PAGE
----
African Health Revolution: an inevitable movement towards people power

Wednesday, September 15th, 2010

With the growing difficulties in providing health care to everyone, governments sought solutions. Among those solutions were: privatization, decentralization, and integration of traditional health workers. It has become ever more apparent that government planning and policies are inadequate. It is time to put the power back in the hands of the people. The authors, Sama and Nguyen, remind us that,

Years ago, organised health systems in the modern sense barely existed. Few people alive then would ever visit a hospital. Most were born into large families and faced an infancy and childhood threatened by a host of potentially fatal diseases – measles, smallpox, malaria and poliomyelitis among them. Infant and child mortality was very high as were maternal mortality rates. Life expectancy was short.[1]

The financing of health systems has changed only slightly over the years. The modern, Western approach is still pursued even when this is not the most effective approach for African health needs. Turshen notes that,

Economists at international financial institutions have taken a radical, free-market approach to financing health care. They say that even strong economies can no longer afford to pay for public services and that weak economies in the third world [developing] must strip their large bureaucracies if they are to remain eligible for loans and foreign investment.[2]

This “radical, free-market” approach has led many African countries to rely on private health services for their citizens. This is an effective way for health care to be provided to citizens, but it further marginalizes those who cannot pay. Unfortunately, “universal health care” schemes are also ineffective in reaching everyone in need because government financing quickly runs out as both the wealthy and poor access health care for free.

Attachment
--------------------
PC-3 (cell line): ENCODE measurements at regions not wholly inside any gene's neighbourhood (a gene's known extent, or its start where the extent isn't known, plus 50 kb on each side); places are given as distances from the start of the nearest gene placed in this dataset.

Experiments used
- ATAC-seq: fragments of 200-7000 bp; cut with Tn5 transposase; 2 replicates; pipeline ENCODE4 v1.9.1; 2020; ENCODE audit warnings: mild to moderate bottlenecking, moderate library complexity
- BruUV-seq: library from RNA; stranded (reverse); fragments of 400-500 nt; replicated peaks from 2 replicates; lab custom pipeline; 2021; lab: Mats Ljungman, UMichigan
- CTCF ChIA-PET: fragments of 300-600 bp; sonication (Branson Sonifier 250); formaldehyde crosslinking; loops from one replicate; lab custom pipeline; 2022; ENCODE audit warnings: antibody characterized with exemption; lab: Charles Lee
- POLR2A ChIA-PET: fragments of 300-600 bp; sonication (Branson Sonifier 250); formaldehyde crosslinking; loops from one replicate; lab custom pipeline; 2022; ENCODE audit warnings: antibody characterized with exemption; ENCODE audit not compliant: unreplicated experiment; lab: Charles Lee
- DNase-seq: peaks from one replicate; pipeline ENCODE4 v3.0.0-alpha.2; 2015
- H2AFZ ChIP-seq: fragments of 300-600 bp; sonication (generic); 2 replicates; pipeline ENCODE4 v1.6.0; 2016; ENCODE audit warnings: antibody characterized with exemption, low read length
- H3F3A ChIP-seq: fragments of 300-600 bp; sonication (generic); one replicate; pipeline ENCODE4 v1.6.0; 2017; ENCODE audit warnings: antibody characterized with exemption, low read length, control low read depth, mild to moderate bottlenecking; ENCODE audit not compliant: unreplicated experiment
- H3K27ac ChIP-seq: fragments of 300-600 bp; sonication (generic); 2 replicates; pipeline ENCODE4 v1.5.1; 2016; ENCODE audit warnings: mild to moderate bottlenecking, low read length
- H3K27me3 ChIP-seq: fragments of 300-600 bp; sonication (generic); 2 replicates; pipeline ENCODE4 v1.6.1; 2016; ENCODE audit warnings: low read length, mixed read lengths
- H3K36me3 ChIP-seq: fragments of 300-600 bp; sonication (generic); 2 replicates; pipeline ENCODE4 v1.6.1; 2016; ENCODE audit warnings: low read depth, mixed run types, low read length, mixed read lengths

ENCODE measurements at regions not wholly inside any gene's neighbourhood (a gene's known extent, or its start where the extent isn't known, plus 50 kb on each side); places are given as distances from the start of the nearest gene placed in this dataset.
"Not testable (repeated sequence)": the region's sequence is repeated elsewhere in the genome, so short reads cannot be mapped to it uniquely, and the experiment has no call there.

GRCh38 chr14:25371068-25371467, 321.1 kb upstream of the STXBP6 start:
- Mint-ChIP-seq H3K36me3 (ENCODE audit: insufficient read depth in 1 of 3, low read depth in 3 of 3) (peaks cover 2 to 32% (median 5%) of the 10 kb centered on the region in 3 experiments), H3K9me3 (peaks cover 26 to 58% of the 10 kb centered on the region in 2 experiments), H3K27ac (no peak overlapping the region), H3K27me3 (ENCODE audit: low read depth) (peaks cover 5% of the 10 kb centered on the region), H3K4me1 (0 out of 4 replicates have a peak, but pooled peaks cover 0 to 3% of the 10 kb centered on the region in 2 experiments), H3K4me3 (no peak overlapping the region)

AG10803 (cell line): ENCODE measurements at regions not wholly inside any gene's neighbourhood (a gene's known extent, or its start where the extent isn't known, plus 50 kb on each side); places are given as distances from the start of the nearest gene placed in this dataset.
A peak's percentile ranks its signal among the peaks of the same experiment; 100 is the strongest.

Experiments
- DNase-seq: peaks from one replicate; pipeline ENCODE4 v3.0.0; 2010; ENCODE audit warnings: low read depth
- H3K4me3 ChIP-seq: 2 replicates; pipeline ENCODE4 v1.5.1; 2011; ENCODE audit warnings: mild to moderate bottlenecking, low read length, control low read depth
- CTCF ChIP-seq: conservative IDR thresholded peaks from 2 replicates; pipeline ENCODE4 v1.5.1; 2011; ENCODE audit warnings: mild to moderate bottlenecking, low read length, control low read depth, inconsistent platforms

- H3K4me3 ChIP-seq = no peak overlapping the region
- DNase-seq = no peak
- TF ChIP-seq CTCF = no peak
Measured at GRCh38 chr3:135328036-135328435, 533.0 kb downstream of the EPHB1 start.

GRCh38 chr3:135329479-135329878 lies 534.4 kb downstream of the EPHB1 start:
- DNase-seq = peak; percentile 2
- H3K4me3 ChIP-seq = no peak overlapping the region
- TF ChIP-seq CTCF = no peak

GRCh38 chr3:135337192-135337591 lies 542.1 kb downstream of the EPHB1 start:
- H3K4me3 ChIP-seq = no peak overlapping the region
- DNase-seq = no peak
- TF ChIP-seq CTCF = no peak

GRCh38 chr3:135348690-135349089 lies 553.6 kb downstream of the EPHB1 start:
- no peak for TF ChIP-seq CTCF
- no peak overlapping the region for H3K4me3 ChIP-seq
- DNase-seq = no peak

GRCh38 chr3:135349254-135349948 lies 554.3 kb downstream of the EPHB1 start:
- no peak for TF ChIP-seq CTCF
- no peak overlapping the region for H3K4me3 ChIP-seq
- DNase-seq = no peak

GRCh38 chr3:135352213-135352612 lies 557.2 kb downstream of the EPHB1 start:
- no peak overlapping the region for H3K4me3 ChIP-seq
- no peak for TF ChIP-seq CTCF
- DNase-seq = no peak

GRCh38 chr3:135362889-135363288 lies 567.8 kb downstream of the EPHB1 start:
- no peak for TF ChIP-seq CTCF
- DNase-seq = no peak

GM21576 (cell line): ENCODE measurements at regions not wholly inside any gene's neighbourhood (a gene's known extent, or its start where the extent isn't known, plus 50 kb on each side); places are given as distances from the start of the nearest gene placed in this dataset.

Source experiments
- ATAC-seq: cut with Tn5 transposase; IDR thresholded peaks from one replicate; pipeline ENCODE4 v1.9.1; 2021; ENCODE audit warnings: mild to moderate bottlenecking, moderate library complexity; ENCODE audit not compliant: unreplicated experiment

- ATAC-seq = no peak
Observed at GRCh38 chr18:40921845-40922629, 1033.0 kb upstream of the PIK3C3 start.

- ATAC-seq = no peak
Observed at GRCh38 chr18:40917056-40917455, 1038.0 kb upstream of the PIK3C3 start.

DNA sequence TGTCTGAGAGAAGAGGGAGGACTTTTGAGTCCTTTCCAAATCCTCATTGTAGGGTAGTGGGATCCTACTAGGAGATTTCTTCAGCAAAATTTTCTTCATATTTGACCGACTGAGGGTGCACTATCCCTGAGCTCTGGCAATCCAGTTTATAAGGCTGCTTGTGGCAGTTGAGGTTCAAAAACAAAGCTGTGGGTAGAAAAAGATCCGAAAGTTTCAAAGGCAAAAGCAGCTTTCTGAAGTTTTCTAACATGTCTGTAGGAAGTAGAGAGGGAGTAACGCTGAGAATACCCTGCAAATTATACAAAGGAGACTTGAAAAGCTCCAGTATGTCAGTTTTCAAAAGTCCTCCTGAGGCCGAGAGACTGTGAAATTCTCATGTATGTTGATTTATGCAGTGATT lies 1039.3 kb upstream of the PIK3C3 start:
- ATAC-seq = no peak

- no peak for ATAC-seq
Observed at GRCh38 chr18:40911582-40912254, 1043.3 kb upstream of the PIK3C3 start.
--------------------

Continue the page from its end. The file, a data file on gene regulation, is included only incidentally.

Decentralization of health care is by far an approach that has incredible potential for effective health care systems. Joseph Stiglitz wrote in a World Bank report,

In many cases innovative approaches to service delivery will involve greater participation by local communities and decentralization of decisionmaking.[3]

The model that many top (and top-down) economists should use is best known as “autonomous development.” Development that is defined and controlled by local people is autonomous. This type of development is exemplified by indigenous groups in the Andes, where they define development as “wellbeing not only of the individual, but also of the world around them (Saravia qtd. in Ruonavaara). Related to this, Esteva writes that people sought to liberate themselves from their economic chains and so created new commons in their neighborhoods, barrios, and villages (20). This decentralized approach is often referred to as a hub-and-spoke model within health care. Halvorson writes on the needs and benefits of this model,

Physician-centric, fee-based, Western-style medical-care systems will clearly not work in most of rural Africa […]. They are too expensive, too unfocused, too haphazard, and there are just not enough doctors. We need to abandon attempts to recreate this business model in the third world and replace it with a team-care model that uses a hub-and-spoke approach to maximize available resources, create new resources where needed, reduce costs, and multiply the quality and quantity of local care delivery. We need people who can provide the basic care villages need—and we need those people to be part of an integrated system. This new model of care would require new categories of basic health care workers who are linked with higher levels of caregivers in more central locations. The frontline caregivers should be the functional equivalent of well-trained military medics—able to diagnose and prescribe drugs for a few common diseases, get advice, and perform first aid, including basic cut suturing, leg setting, and wound repair.[4]

The Western health care model is one about money and not effective care. Replicating this will only perpetuate, or make worse, health issues across Africa. African communities need a model that has low capital need, easy integration of para-professionals, and is more decentralized within areas of coverage.